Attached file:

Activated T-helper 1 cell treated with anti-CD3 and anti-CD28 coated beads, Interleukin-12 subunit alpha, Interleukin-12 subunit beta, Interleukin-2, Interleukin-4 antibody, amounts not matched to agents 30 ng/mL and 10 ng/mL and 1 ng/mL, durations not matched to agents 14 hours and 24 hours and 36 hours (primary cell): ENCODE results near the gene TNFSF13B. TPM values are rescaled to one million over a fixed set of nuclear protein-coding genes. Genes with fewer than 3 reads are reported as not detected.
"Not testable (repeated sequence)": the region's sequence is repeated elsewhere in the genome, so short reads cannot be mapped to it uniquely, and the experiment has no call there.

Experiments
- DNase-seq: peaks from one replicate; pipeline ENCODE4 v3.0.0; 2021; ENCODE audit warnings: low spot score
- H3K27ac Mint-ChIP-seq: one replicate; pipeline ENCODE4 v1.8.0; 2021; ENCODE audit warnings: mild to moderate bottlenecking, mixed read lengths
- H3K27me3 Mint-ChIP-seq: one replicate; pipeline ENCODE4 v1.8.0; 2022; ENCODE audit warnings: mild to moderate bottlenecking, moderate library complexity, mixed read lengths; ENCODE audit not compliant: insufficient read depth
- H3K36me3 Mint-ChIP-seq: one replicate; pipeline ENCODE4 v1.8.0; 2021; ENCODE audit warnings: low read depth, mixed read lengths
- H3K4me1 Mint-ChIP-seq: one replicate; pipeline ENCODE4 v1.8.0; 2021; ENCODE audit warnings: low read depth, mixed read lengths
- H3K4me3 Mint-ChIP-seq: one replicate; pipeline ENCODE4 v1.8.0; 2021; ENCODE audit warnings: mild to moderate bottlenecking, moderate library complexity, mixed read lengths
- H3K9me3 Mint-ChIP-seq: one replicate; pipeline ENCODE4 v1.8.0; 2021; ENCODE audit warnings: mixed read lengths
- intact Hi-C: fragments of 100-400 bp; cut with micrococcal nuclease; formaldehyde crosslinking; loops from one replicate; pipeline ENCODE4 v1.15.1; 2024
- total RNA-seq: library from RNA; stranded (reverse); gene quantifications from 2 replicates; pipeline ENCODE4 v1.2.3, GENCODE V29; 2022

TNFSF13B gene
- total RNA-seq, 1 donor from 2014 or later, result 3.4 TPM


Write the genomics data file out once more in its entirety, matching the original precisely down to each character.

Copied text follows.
Activated T-helper 1 cell treated with anti-CD3 and anti-CD28 coated beads, Interleukin-12 subunit alpha, Interleukin-12 subunit beta, Interleukin-2, Interleukin-4 antibody, amounts not matched to agents 30 ng/mL and 10 ng/mL and 1 ng/mL, durations not matched to agents 14 hours and 24 hours and 36 hours (primary cell): ENCODE results near the gene TNFSF13B. TPM values are rescaled to one million over a fixed set of nuclear protein-coding genes. Genes with fewer than 3 reads are reported as not detected.
"Not testable (repeated sequence)": the region's sequence is repeated elsewhere in the genome, so short reads cannot be mapped to it uniquely, and the experiment has no call there.

Experiments
- DNase-seq: peaks from one replicate; pipeline ENCODE4 v3.0.0; 2021; ENCODE audit warnings: low spot score
- H3K27ac Mint-ChIP-seq: one replicate; pipeline ENCODE4 v1.8.0; 2021; ENCODE audit warnings: mild to moderate bottlenecking, mixed read lengths
- H3K27me3 Mint-ChIP-seq: one replicate; pipeline ENCODE4 v1.8.0; 2022; ENCODE audit warnings: mild to moderate bottlenecking, moderate library complexity, mixed read lengths; ENCODE audit not compliant: insufficient read depth
- H3K36me3 Mint-ChIP-seq: one replicate; pipeline ENCODE4 v1.8.0; 2021; ENCODE audit warnings: low read depth, mixed read lengths
- H3K4me1 Mint-ChIP-seq: one replicate; pipeline ENCODE4 v1.8.0; 2021; ENCODE audit warnings: low read depth, mixed read lengths
- H3K4me3 Mint-ChIP-seq: one replicate; pipeline ENCODE4 v1.8.0; 2021; ENCODE audit warnings: mild to moderate bottlenecking, moderate library complexity, mixed read lengths
- H3K9me3 Mint-ChIP-seq: one replicate; pipeline ENCODE4 v1.8.0; 2021; ENCODE audit warnings: mixed read lengths
- intact Hi-C: fragments of 100-400 bp; cut with micrococcal nuclease; formaldehyde crosslinking; loops from one replicate; pipeline ENCODE4 v1.15.1; 2024
- total RNA-seq: library from RNA; stranded (reverse); gene quantifications from 2 replicates; pipeline ENCODE4 v1.2.3, GENCODE V29; 2022

TNFSF13B gene
- total RNA-seq, 1 donor from 2014 or later, result 3.4 TPM